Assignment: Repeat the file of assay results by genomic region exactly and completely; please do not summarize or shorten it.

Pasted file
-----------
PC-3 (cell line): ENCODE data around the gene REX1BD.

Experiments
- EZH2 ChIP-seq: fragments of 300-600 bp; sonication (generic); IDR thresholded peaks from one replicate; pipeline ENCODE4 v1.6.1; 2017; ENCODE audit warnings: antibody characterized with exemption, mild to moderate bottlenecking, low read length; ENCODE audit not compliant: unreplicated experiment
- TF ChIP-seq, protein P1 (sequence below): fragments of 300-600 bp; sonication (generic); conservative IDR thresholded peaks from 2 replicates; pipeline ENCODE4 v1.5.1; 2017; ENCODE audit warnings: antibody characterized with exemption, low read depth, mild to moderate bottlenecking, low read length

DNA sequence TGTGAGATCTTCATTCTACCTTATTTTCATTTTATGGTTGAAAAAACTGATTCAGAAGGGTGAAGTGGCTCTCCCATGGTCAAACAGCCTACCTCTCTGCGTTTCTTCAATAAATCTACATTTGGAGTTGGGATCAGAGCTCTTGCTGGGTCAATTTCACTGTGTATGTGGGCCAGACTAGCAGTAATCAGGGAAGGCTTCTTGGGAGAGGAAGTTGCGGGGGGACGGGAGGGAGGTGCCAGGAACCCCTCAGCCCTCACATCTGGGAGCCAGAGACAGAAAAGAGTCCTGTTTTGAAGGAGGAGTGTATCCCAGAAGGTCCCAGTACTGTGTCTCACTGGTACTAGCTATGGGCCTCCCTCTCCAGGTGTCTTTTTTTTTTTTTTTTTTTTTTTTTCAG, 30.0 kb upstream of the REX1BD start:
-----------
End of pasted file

PC-3 (cell line): ENCODE data around the gene REX1BD.

Experiments
- EZH2 ChIP-seq: fragments of 300-600 bp; sonication (generic); IDR thresholded peaks from one replicate; pipeline ENCODE4 v1.6.1; 2017; ENCODE audit warnings: antibody characterized with exemption, mild to moderate bottlenecking, low read length; ENCODE audit not compliant: unreplicated experiment
- TF ChIP-seq, protein P1 (sequence below): fragments of 300-600 bp; sonication (generic); conservative IDR thresholded peaks from 2 replicates; pipeline ENCODE4 v1.5.1; 2017; ENCODE audit warnings: antibody characterized with exemption, low read depth, mild to moderate bottlenecking, low read length

DNA sequence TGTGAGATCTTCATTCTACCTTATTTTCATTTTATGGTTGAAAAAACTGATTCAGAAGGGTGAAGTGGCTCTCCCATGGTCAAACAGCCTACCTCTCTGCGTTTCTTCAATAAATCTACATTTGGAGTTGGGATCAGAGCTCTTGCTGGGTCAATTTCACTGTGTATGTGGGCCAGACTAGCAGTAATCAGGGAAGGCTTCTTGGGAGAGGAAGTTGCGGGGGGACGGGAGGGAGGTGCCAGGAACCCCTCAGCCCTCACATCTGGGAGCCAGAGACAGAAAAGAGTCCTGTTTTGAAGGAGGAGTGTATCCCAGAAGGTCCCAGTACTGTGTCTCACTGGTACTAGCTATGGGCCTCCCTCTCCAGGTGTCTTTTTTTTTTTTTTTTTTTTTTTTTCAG, 30.0 kb upstream of the REX1BD start: